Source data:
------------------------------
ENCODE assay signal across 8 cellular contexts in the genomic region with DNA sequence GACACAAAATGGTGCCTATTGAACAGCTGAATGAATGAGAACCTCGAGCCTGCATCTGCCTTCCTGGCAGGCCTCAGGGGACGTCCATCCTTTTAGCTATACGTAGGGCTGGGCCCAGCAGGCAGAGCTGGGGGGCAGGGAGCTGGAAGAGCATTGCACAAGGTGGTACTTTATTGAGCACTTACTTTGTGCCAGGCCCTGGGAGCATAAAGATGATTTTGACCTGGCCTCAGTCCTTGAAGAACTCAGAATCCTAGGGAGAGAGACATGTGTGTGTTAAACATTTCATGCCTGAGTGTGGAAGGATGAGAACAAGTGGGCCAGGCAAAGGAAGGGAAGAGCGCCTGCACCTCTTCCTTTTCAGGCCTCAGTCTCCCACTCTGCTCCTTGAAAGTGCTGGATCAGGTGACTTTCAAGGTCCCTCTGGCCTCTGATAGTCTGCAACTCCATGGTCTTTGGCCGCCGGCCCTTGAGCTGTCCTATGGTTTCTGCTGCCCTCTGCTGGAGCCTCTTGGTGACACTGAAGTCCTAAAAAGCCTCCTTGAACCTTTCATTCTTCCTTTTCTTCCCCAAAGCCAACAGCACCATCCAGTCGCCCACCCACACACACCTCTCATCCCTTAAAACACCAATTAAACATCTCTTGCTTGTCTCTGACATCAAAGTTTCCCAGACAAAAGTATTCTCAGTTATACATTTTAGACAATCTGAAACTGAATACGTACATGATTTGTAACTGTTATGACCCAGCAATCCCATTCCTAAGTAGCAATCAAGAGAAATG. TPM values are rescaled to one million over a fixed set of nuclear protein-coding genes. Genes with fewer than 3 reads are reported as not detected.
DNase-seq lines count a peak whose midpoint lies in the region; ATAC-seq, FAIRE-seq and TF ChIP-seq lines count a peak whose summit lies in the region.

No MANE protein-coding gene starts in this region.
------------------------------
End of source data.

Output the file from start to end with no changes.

ENCODE assay signal across 8 cellular contexts in the genomic region with DNA sequence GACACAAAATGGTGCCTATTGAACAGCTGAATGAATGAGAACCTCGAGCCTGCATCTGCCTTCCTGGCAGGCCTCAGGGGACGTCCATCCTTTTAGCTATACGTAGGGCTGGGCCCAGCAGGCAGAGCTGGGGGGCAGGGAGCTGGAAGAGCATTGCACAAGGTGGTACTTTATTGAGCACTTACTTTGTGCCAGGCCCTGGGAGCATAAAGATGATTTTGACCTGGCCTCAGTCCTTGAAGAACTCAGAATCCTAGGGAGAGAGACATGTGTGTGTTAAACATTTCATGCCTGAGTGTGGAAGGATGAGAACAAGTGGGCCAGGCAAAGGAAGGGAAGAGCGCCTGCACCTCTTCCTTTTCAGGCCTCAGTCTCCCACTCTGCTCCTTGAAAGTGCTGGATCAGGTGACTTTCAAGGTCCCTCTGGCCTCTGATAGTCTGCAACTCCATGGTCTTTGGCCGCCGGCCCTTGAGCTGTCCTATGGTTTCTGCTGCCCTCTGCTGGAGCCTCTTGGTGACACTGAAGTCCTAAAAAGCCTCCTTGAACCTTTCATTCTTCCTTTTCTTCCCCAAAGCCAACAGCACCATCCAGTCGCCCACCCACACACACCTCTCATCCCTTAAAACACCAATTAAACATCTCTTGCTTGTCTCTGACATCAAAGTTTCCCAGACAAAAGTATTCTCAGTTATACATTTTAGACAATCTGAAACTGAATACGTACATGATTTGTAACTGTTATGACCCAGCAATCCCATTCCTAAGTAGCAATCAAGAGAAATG. TPM values are rescaled to one million over a fixed set of nuclear protein-coding genes. Genes with fewer than 3 reads are reported as not detected.
DNase-seq lines count a peak whose midpoint lies in the region; ATAC-seq, FAIRE-seq and TF ChIP-seq lines count a peak whose summit lies in the region.

No MANE protein-coding gene starts in this region.